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Document Description
TitleInferences in volatility models
AuthorTagore, Vickneswary, 1971-
DescriptionThesis (Ph.D.)--Memorial University of Newfoundland, 2011. Mathematics and Statistics
Paginationix, 110 leaves : ill.
SubjectTime-series analysis; Stochastic processes; Finance--Mathematical models
Degree GrantorMemorial University of Newfoundland. Dept. of Mathematics and Statistics
DisciplineMathematics and Statistics
NotesBibliography: leaves 107-110.
AbstractIn some real life time series, especially in financial time series, the variance of the responses over time appear to be non-stationary. The changes in the variances of such data are usually modeled through a dynamic relationship among these variances, and subsequently the responses are modeled in terms of the non-stationary variances. This type of time series model is referred to as the stochastic volatility model. However, obtaining the consistent and efficient estimators for the parameters of such a model has been proven to be difficult. Among the existing estimation approaches, the so-called generalized method of moments (GMM) and the quasi-maximum likelihood (QML) estimation techniques are widely used. In this thesis, we introduce a simpler method of moments (SMM), which, unlike the existing GMM approach, does not require an arbitrarily large number of unbiased moment functions to construct moment estimating equations for the parameters involved. We also demonstrate numerically that the proposed SMM approach is asymptotically more efficient than the existing QML approach. We also provide another simpler 'working' generalized quasi likelihood (WGQL) approach which is similar but different than the SMM approach. Furthermore, the small and large sample behavior of the SMM and WGQL approaches are examined through a simulation study. The effect of the SMM estimation approach is also examined for kurtosis estimation. -- In volatility models mentioned above, the responses are assumed to be uncorrected. However, in some situations, it may happen that the responses become influenced by certain time dependent covariates, and as opposed to the standard stochastic volatility models, the responses become correlated. In the later part of thesis, we introduce an observation-driven dynamic (ODD) regression model with non-stationary error variances, these variances being modeled as in the standard stochastic volatility models. We refer to such a model as the observation driven dynamic-dynamic (dynamic²) (ODDD) volatility model. The parameters of this wider model are estimated by using a hybrid estimation technique by combining the GQL and SMM approaches.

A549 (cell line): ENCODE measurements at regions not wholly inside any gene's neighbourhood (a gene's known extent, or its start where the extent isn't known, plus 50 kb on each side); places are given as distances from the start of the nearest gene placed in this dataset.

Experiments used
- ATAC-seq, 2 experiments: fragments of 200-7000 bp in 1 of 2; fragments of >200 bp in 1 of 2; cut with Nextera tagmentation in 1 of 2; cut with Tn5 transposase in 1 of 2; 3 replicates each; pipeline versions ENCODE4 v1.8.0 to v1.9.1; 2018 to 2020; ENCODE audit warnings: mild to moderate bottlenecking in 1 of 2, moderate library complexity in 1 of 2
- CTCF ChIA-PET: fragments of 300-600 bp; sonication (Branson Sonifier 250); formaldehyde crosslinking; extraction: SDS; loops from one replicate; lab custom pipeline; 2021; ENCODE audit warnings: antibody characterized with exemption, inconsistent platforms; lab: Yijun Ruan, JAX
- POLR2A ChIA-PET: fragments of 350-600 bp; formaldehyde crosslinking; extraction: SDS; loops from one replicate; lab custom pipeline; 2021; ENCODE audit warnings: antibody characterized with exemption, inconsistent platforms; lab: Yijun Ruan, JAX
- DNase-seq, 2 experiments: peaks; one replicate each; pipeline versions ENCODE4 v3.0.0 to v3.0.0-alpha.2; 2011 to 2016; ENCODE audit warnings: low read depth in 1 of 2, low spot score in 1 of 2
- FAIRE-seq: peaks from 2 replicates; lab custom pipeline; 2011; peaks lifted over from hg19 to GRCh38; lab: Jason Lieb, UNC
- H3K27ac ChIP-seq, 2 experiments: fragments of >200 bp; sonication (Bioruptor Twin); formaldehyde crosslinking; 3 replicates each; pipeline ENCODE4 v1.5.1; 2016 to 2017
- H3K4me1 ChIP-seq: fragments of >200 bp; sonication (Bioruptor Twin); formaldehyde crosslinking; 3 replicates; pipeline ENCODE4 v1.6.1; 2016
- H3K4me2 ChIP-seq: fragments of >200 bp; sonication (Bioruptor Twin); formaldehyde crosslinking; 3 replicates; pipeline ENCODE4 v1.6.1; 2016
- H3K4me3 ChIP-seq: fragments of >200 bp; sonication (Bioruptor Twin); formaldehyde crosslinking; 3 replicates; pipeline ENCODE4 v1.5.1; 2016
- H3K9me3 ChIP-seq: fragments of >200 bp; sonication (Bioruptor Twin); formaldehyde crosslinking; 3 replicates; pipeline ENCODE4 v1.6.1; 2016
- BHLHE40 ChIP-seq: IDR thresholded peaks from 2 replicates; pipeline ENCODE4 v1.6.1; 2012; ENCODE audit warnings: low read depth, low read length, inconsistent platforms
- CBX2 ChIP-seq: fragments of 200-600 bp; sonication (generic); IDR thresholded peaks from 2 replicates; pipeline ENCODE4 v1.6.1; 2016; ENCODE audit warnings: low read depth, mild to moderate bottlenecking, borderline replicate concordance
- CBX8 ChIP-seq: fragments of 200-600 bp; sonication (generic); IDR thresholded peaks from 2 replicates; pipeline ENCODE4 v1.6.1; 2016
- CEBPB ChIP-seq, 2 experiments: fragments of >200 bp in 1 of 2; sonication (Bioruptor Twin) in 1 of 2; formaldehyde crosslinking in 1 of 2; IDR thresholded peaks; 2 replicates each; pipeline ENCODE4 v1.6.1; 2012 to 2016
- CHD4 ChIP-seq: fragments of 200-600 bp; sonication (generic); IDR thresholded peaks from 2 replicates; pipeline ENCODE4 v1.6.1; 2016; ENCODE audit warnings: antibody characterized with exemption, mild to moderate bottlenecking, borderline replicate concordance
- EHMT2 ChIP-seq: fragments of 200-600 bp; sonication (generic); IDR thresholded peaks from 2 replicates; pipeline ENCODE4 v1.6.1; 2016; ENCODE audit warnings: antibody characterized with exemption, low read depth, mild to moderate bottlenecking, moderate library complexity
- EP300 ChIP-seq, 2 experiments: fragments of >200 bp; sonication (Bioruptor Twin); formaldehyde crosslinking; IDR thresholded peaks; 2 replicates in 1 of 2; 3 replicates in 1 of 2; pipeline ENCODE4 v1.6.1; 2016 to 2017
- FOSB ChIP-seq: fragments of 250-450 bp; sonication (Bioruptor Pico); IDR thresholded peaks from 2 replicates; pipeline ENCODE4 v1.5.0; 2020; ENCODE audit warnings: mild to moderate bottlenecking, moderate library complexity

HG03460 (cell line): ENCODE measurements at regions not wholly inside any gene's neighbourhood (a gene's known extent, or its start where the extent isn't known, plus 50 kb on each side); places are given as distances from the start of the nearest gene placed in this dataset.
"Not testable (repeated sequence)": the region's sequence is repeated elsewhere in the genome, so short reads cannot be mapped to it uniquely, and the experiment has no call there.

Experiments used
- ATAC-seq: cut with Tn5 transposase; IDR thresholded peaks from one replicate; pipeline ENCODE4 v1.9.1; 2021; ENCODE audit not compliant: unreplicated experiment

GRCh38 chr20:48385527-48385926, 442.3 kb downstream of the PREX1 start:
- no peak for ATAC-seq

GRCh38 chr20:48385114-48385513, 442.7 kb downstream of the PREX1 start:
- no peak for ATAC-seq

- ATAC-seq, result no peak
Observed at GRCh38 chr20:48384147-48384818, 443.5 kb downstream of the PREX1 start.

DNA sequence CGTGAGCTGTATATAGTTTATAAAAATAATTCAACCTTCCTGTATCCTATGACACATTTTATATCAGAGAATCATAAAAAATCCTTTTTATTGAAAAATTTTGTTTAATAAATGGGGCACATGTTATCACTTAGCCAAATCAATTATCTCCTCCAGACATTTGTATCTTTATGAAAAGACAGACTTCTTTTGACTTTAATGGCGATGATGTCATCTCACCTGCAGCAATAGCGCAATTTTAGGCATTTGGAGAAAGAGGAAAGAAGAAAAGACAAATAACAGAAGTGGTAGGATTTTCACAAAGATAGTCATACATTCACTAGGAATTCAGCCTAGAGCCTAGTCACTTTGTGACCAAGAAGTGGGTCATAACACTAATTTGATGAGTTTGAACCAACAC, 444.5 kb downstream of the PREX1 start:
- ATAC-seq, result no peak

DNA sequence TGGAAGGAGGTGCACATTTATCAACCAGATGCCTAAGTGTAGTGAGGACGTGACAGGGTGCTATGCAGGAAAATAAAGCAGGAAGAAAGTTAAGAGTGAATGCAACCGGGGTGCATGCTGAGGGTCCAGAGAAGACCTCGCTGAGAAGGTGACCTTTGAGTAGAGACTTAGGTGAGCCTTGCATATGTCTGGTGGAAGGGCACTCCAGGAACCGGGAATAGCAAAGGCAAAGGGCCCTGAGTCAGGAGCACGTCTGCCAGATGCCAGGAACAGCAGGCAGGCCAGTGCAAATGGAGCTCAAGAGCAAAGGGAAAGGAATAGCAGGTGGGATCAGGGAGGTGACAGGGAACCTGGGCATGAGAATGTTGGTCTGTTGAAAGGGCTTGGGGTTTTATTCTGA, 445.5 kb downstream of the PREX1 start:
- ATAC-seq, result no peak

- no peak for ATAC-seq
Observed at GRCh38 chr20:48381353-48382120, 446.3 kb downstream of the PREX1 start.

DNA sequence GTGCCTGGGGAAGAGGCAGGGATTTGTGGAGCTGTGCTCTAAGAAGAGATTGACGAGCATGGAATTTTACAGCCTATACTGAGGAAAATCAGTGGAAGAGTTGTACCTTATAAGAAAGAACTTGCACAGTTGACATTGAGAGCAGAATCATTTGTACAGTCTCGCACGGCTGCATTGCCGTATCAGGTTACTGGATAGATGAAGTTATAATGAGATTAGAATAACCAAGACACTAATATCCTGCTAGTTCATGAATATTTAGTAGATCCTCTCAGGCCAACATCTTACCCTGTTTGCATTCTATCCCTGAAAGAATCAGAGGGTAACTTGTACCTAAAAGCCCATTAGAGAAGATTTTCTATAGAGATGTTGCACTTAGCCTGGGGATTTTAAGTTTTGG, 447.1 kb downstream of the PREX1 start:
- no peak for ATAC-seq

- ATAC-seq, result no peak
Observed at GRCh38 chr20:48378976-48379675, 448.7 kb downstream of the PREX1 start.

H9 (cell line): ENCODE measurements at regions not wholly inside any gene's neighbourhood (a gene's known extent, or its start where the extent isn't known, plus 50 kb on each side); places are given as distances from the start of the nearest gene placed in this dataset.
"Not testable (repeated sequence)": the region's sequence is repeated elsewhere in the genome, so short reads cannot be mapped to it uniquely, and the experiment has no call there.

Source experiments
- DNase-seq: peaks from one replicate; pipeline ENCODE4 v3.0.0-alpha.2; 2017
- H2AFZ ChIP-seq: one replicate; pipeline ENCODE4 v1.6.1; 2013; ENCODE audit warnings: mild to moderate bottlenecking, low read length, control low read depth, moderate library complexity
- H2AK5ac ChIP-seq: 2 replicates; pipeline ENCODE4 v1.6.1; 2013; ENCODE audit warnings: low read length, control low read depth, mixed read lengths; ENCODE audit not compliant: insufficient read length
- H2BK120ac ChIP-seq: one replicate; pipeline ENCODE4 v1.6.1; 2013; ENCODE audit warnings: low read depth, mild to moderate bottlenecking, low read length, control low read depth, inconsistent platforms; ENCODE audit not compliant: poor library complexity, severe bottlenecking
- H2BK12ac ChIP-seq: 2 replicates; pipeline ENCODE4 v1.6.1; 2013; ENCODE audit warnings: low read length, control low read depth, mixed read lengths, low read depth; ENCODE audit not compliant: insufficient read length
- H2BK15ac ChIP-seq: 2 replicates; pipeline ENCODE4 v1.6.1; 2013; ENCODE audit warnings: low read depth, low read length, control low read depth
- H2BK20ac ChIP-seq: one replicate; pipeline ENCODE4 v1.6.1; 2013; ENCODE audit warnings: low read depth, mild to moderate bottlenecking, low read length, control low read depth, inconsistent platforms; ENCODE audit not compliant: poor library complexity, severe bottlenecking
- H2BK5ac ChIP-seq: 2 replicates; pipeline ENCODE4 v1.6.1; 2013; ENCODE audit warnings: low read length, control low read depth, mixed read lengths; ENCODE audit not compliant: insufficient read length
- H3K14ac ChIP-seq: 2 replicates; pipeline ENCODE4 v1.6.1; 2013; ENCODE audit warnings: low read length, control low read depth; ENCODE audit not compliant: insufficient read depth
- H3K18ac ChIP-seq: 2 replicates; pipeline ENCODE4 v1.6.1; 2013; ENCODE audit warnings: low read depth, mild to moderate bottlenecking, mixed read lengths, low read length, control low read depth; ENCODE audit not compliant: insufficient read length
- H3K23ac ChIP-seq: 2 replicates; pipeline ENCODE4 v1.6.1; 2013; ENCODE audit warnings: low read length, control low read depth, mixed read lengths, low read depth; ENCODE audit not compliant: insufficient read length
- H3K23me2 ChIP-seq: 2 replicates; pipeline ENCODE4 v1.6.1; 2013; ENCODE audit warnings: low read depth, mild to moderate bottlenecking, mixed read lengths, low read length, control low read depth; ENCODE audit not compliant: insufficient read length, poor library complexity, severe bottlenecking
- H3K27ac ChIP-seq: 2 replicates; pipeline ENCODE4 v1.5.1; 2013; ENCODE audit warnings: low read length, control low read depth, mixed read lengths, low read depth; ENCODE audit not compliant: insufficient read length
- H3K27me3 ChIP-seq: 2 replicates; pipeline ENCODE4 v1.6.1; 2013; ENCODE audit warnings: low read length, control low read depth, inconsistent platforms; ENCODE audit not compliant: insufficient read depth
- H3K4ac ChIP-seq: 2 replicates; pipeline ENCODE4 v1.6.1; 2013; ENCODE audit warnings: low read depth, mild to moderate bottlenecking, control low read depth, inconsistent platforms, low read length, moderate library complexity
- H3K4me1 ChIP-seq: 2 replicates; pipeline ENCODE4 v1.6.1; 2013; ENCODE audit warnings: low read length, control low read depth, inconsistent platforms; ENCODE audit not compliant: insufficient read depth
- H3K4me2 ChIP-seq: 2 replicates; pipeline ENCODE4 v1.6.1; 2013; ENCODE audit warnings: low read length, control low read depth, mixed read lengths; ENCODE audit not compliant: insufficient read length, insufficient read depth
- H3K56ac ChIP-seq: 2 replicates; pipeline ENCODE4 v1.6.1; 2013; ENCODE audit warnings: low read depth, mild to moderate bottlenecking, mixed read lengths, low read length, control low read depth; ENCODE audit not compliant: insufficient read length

Resource TypeElectronic thesis or dissertation
FormatImage/jpeg; Application/pdf
SourcePaper copy kept in the Centre for Newfoundland Studies, Memorial University Libraries
RightsThe author retains copyright ownership and moral rights in this thesis. Neither the thesis nor substantial extracts from it may be printed or otherwise reproduced without the author's permission.
CollectionElectronic Theses and Dissertations
Scanning StatusCompleted
PDF File(5.38 MB) --
CONTENTdm file name34391.cpd